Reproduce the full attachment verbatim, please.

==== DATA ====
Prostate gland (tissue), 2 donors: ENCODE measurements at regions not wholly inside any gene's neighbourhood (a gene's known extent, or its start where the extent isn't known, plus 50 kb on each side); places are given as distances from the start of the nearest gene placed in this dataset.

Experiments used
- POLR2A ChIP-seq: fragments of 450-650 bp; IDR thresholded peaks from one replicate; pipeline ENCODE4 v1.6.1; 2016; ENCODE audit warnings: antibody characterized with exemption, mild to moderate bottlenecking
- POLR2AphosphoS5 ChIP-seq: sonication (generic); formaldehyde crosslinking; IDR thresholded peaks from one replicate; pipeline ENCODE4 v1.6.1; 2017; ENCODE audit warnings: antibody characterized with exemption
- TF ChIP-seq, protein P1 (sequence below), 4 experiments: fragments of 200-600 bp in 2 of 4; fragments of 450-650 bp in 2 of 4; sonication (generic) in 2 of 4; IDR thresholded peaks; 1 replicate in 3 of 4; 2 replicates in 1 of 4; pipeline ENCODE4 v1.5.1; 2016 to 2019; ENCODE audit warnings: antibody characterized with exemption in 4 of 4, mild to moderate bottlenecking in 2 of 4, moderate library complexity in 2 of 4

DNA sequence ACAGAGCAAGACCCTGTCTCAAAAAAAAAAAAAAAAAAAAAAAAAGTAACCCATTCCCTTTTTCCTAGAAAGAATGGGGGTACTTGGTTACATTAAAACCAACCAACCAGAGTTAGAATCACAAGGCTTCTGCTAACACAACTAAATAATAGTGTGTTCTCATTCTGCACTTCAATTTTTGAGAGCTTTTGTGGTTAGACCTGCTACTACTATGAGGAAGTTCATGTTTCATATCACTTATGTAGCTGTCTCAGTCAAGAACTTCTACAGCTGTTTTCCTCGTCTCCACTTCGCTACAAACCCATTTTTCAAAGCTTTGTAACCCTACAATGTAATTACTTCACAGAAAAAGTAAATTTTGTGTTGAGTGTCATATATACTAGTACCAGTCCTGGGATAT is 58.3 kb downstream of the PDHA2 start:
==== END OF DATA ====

Prostate gland (tissue), 2 donors: ENCODE measurements at regions not wholly inside any gene's neighbourhood (a gene's known extent, or its start where the extent isn't known, plus 50 kb on each side); places are given as distances from the start of the nearest gene placed in this dataset.

Experiments used
- POLR2A ChIP-seq: fragments of 450-650 bp; IDR thresholded peaks from one replicate; pipeline ENCODE4 v1.6.1; 2016; ENCODE audit warnings: antibody characterized with exemption, mild to moderate bottlenecking
- POLR2AphosphoS5 ChIP-seq: sonication (generic); formaldehyde crosslinking; IDR thresholded peaks from one replicate; pipeline ENCODE4 v1.6.1; 2017; ENCODE audit warnings: antibody characterized with exemption
- TF ChIP-seq, protein P1 (sequence below), 4 experiments: fragments of 200-600 bp in 2 of 4; fragments of 450-650 bp in 2 of 4; sonication (generic) in 2 of 4; IDR thresholded peaks; 1 replicate in 3 of 4; 2 replicates in 1 of 4; pipeline ENCODE4 v1.5.1; 2016 to 2019; ENCODE audit warnings: antibody characterized with exemption in 4 of 4, mild to moderate bottlenecking in 2 of 4, moderate library complexity in 2 of 4

DNA sequence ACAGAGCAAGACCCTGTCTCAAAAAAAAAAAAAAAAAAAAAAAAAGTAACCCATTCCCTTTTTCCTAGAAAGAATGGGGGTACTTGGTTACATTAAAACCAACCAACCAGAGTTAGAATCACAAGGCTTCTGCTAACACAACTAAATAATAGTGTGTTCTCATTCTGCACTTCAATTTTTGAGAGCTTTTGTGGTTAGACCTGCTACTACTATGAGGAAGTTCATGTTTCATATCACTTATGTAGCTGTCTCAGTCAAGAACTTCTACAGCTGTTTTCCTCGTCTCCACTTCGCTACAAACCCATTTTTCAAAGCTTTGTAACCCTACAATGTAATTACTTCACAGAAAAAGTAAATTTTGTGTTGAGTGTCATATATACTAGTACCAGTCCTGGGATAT is 58.3 kb downstream of the PDHA2 start: